Areas of Specialization
Race, Criminal Law (and Theory), Social and Political Philosophy (Historical and Contemporary), African-American Political Thought, Legal Ethics
Areas of Competence
Antidiscrimination Law, Contract Law (and Theory), Tort Law (and Theory), Constitutional Law (and Theory)
First Amendment, African-American History (19th and 20th Century), Democracy, Criminal Justice
My research is about how we should construct our legal and political institutions to respond to various forms of inequality, with a primary focus on the laws and institutions of the United States. One angle of this research program approaches the issue theoretically. In my dissertation and other essays, I show what it means to emphasize righting past wrongs and why many dominant theories of justice that overlook the need to correct injustices of the past are wanting. By exploring various liberal and libertarian theories of justice, I explain why any framework adequately aimed at correcting pernicious forms of inequality ought to begin with a focus on repairing past wrongs.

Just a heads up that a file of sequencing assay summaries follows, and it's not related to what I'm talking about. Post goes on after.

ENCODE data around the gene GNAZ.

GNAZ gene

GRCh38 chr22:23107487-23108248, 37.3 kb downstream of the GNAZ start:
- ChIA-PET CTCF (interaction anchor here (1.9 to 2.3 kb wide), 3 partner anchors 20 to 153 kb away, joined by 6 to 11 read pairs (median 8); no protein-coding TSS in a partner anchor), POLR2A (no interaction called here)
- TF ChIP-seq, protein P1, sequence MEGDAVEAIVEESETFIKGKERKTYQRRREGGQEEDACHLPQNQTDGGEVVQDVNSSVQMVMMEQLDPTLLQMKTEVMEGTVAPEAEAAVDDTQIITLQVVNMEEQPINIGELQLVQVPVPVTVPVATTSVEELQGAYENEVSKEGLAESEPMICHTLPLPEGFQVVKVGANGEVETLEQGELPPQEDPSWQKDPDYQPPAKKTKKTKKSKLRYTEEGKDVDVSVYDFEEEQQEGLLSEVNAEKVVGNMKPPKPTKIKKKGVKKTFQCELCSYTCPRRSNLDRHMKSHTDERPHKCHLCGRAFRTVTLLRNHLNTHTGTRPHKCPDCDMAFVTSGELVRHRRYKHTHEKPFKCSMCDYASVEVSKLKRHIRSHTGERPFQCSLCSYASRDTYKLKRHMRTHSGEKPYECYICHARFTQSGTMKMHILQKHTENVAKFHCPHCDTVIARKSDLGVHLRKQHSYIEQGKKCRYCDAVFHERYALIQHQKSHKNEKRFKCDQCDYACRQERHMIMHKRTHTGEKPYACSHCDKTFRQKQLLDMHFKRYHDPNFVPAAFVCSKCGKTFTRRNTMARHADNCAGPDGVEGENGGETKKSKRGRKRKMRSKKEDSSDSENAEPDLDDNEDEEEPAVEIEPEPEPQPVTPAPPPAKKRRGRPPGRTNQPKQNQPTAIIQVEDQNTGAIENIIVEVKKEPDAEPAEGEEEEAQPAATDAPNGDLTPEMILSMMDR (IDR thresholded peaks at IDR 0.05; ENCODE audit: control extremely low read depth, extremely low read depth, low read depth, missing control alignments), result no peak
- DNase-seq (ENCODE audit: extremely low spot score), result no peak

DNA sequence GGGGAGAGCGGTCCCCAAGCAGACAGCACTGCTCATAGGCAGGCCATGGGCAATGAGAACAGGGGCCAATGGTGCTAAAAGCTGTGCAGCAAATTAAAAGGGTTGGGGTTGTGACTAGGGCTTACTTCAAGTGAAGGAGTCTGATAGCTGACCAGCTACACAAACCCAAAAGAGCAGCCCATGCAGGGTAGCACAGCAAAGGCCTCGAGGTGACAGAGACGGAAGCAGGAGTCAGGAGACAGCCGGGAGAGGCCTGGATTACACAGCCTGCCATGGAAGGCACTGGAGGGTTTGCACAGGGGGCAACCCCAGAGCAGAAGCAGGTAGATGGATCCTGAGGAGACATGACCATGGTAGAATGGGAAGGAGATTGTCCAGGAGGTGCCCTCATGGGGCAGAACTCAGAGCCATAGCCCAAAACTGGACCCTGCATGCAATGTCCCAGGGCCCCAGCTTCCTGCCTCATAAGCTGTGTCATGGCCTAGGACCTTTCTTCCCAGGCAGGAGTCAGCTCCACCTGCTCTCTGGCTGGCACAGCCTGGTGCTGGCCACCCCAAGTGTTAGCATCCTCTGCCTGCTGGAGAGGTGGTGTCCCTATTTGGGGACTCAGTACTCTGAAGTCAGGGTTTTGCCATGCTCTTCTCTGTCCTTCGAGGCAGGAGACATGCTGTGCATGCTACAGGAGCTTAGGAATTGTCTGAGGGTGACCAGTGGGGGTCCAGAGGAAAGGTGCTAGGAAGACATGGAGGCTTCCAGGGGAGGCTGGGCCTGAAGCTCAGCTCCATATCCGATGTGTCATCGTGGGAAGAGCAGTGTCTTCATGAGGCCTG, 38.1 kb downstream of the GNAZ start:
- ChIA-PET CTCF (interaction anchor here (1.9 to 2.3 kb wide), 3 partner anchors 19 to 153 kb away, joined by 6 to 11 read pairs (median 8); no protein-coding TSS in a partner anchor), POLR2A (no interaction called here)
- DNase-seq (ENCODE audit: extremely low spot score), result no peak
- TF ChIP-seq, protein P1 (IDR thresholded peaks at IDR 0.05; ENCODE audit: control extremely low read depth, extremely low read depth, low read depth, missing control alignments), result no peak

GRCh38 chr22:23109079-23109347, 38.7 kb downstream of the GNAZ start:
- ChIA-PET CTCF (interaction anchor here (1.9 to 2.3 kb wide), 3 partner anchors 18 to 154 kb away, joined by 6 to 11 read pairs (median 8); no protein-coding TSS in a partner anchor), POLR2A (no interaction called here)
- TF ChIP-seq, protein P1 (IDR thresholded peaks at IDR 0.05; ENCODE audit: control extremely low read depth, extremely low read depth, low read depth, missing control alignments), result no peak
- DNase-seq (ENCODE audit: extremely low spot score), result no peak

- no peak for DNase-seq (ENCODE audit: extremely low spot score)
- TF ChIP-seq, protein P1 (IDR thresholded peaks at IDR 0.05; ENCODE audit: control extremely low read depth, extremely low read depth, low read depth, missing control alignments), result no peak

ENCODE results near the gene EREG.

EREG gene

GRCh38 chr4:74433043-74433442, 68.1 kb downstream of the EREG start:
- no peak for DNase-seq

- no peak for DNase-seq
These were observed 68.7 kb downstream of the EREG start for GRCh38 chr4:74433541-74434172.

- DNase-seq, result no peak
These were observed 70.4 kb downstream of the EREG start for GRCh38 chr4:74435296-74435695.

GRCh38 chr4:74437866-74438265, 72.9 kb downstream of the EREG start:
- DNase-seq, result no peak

The theory of reparative justice that I am developing has implications in many areas of law: criminal, torts, contracts, property. A second angle of my research program explores these spaces. In a series of articles, I work to provide a framework for legal participants—prosecutors, judges, juries, etc.—to fairly resolve problems that are meant to be addressed by our legal systems. As designed, the law operates as a set of rules that penalize the people who could benefit most from its protection. And many efforts to reform the legal system overlook the structural problems thwarting efforts to achieve justice. Consequently, legal participants struggle to remain neutral while also reaching the just result. My work attempts to explain why, in many instances, neutrality should be cast aside for principles that correct injustices.
A full research agenda is available upon request.